Q: What is the MCC Impact report and is it more accurate than the licensed DOE verification report from 2012
The MCC provided a user subsidy for a portion of the households included in the program. This support enabled the program to scale up more quickly than it otherwise would have. It does not impact the additionality of the program, because MCC support would never have existed if the carbon program had not happened. The carbon program brought together the key project operator (XacBank Microfinance) that had the local the presence and institutional capability, with a projected source of funding which enabled market research, technical assistance, business plan development, investment analysis and a successful pilot demonstration all of which were needed to attract additional partners and support.
The MCC Impact report was a snapshot of a small sample of houses in 2012. The impact report did find that the project had successfully disseminated the products, that households were using them and there was a high degree of customer satisfaction. It also found that there was a high level of improper loading of the stoves.
These challenges were well known by the project proponents at the time, and there were many interventions implemented to turn them around. The remediation activities included media campaigns and customer awareness campaigns carried out by field agents in the local communities.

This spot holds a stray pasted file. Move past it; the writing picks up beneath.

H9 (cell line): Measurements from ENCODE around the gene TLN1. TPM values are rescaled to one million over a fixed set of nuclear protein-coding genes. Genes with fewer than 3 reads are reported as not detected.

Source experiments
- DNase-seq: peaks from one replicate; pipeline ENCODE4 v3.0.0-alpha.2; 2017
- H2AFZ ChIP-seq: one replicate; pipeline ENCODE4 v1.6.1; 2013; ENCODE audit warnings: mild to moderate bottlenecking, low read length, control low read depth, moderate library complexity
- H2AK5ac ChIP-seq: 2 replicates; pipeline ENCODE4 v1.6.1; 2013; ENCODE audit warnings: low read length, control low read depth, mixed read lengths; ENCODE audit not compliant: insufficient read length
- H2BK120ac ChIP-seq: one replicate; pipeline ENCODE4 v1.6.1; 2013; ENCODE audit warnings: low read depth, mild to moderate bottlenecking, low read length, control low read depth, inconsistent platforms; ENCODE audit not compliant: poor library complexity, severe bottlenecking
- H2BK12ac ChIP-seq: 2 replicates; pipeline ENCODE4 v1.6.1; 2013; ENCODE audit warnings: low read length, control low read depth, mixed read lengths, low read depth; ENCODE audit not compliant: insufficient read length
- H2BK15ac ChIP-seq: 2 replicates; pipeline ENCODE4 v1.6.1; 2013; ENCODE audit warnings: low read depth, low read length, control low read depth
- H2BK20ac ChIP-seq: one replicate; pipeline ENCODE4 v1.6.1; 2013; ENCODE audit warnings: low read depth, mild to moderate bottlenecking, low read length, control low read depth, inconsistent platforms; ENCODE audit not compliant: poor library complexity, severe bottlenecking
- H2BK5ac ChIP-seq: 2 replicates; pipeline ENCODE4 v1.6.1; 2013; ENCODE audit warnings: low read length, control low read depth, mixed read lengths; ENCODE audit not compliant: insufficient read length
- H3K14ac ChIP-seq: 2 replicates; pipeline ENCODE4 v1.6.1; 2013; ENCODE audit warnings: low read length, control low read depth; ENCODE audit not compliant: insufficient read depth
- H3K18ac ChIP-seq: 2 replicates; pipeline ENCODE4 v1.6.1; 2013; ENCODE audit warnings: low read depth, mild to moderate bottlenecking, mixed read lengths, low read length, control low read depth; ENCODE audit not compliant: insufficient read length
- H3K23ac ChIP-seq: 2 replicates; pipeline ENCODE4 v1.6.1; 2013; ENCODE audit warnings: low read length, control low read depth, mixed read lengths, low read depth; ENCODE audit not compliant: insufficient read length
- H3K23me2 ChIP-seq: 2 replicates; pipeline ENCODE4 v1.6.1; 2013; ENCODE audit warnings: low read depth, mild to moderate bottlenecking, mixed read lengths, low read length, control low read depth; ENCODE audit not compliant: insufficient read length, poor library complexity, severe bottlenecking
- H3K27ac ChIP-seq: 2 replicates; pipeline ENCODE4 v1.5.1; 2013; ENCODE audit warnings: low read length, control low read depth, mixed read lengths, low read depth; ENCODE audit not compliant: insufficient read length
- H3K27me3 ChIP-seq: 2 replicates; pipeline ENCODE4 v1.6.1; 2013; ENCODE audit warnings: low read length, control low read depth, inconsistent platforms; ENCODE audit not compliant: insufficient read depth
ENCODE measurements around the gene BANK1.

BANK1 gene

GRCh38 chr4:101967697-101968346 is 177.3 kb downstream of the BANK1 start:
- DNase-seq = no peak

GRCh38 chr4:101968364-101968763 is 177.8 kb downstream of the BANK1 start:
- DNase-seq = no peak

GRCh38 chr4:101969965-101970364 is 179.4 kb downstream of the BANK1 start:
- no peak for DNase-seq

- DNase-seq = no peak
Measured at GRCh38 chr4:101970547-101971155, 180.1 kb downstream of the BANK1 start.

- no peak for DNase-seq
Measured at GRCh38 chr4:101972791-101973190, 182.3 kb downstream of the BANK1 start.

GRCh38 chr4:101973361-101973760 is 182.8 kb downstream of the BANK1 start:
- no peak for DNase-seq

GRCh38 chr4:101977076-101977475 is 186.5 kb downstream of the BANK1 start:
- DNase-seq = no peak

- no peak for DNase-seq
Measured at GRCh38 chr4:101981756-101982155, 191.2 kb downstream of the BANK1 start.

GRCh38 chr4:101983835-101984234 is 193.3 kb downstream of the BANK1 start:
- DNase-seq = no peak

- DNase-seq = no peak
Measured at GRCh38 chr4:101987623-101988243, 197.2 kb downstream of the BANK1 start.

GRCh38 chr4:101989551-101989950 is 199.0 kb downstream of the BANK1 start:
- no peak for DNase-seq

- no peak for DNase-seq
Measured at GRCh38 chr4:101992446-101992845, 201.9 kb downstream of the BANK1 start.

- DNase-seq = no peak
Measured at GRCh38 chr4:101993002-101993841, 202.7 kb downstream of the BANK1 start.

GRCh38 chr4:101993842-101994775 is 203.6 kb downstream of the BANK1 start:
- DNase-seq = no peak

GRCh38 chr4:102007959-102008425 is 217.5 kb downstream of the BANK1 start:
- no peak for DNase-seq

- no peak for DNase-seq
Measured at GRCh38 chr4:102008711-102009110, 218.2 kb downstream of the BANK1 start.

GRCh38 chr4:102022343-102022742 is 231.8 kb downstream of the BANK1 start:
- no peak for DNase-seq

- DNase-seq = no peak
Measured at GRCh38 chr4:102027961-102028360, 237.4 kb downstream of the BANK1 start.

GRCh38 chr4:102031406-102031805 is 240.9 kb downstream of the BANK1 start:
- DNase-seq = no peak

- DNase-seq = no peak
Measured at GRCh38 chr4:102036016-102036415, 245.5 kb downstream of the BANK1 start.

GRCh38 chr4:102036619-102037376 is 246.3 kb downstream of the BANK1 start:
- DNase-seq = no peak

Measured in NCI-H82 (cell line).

The MCC report findings are contradicted by the DOE field visit report which covered a much larger sample. Further the DOE followed standard methods for establishing carbon emission impact. The DOE also was a licensed auditor as opposed to the MCC impact report team.
Studies from the time showed air pollution in Ulaanbaatar decreased after the project began. This decline is consistent with an effective intervention. Top experts from the World Bank and similar agencies attribute the reduction in air pollution to this project.
The proper way to view the MCC report in context was that it accurately documented a project challenge that came up, and this challenge was addressed by verifiable customer education activities and the subsequent high level of emission reductions are tracked by both the licensed DOE verification field studies and monitored air pollution reports by third party agencies.